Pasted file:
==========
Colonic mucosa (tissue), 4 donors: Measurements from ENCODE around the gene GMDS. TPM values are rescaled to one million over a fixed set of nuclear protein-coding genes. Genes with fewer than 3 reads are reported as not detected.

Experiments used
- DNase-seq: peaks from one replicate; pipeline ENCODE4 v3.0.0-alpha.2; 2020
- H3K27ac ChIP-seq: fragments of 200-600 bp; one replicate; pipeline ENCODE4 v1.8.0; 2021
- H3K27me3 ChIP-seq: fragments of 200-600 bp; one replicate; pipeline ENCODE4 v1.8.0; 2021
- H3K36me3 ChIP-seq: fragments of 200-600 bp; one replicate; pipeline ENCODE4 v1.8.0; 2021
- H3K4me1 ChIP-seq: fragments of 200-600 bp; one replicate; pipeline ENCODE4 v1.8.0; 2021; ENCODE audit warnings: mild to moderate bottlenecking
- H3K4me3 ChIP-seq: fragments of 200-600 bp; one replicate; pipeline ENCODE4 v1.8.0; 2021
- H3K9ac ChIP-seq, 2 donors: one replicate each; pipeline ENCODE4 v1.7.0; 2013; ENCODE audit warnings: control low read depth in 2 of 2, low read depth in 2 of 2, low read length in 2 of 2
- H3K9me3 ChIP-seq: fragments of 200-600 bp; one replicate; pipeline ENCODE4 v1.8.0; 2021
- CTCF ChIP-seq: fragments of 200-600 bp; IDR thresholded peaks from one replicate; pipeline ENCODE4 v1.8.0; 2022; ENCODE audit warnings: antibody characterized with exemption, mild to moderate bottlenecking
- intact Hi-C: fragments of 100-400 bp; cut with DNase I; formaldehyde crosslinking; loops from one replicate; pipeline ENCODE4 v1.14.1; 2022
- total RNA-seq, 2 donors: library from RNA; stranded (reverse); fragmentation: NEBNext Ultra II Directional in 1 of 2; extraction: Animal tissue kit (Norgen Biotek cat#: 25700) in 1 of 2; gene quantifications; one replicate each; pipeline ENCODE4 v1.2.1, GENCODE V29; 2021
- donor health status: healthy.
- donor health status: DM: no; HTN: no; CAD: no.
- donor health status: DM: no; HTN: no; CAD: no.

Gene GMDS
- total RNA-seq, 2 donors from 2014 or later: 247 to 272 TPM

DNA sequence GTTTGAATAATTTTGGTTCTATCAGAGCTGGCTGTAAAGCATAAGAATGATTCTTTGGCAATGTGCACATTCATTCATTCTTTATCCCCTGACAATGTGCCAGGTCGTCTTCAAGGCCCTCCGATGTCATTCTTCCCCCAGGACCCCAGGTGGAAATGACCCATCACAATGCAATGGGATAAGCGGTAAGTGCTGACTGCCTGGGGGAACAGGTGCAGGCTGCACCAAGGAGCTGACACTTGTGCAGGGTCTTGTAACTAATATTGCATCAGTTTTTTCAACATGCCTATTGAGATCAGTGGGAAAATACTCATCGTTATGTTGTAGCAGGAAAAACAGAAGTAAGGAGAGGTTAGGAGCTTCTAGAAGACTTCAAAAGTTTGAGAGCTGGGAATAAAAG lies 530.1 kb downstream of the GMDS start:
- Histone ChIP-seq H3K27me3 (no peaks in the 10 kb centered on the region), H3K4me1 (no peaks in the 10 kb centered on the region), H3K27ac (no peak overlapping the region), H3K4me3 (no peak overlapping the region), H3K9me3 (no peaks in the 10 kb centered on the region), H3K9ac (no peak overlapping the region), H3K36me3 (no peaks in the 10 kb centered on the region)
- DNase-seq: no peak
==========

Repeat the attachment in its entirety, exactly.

Colonic mucosa (tissue), 4 donors: Measurements from ENCODE around the gene GMDS. TPM values are rescaled to one million over a fixed set of nuclear protein-coding genes. Genes with fewer than 3 reads are reported as not detected.

Experiments used
- DNase-seq: peaks from one replicate; pipeline ENCODE4 v3.0.0-alpha.2; 2020
- H3K27ac ChIP-seq: fragments of 200-600 bp; one replicate; pipeline ENCODE4 v1.8.0; 2021
- H3K27me3 ChIP-seq: fragments of 200-600 bp; one replicate; pipeline ENCODE4 v1.8.0; 2021
- H3K36me3 ChIP-seq: fragments of 200-600 bp; one replicate; pipeline ENCODE4 v1.8.0; 2021
- H3K4me1 ChIP-seq: fragments of 200-600 bp; one replicate; pipeline ENCODE4 v1.8.0; 2021; ENCODE audit warnings: mild to moderate bottlenecking
- H3K4me3 ChIP-seq: fragments of 200-600 bp; one replicate; pipeline ENCODE4 v1.8.0; 2021
- H3K9ac ChIP-seq, 2 donors: one replicate each; pipeline ENCODE4 v1.7.0; 2013; ENCODE audit warnings: control low read depth in 2 of 2, low read depth in 2 of 2, low read length in 2 of 2
- H3K9me3 ChIP-seq: fragments of 200-600 bp; one replicate; pipeline ENCODE4 v1.8.0; 2021
- CTCF ChIP-seq: fragments of 200-600 bp; IDR thresholded peaks from one replicate; pipeline ENCODE4 v1.8.0; 2022; ENCODE audit warnings: antibody characterized with exemption, mild to moderate bottlenecking
- intact Hi-C: fragments of 100-400 bp; cut with DNase I; formaldehyde crosslinking; loops from one replicate; pipeline ENCODE4 v1.14.1; 2022
- total RNA-seq, 2 donors: library from RNA; stranded (reverse); fragmentation: NEBNext Ultra II Directional in 1 of 2; extraction: Animal tissue kit (Norgen Biotek cat#: 25700) in 1 of 2; gene quantifications; one replicate each; pipeline ENCODE4 v1.2.1, GENCODE V29; 2021
- donor health status: healthy.
- donor health status: DM: no; HTN: no; CAD: no.
- donor health status: DM: no; HTN: no; CAD: no.

Gene GMDS
- total RNA-seq, 2 donors from 2014 or later: 247 to 272 TPM

DNA sequence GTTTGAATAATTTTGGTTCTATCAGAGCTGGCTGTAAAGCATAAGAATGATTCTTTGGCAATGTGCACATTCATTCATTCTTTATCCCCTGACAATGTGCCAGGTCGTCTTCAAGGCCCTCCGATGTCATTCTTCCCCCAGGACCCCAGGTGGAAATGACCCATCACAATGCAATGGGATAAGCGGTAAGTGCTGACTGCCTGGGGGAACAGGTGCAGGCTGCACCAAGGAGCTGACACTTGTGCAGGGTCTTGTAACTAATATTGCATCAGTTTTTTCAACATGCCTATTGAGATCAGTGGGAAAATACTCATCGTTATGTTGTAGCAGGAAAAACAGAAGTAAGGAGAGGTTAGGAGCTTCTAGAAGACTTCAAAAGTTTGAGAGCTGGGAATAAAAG lies 530.1 kb downstream of the GMDS start:
- Histone ChIP-seq H3K27me3 (no peaks in the 10 kb centered on the region), H3K4me1 (no peaks in the 10 kb centered on the region), H3K27ac (no peak overlapping the region), H3K4me3 (no peak overlapping the region), H3K9me3 (no peaks in the 10 kb centered on the region), H3K9ac (no peak overlapping the region), H3K36me3 (no peaks in the 10 kb centered on the region)
- DNase-seq: no peak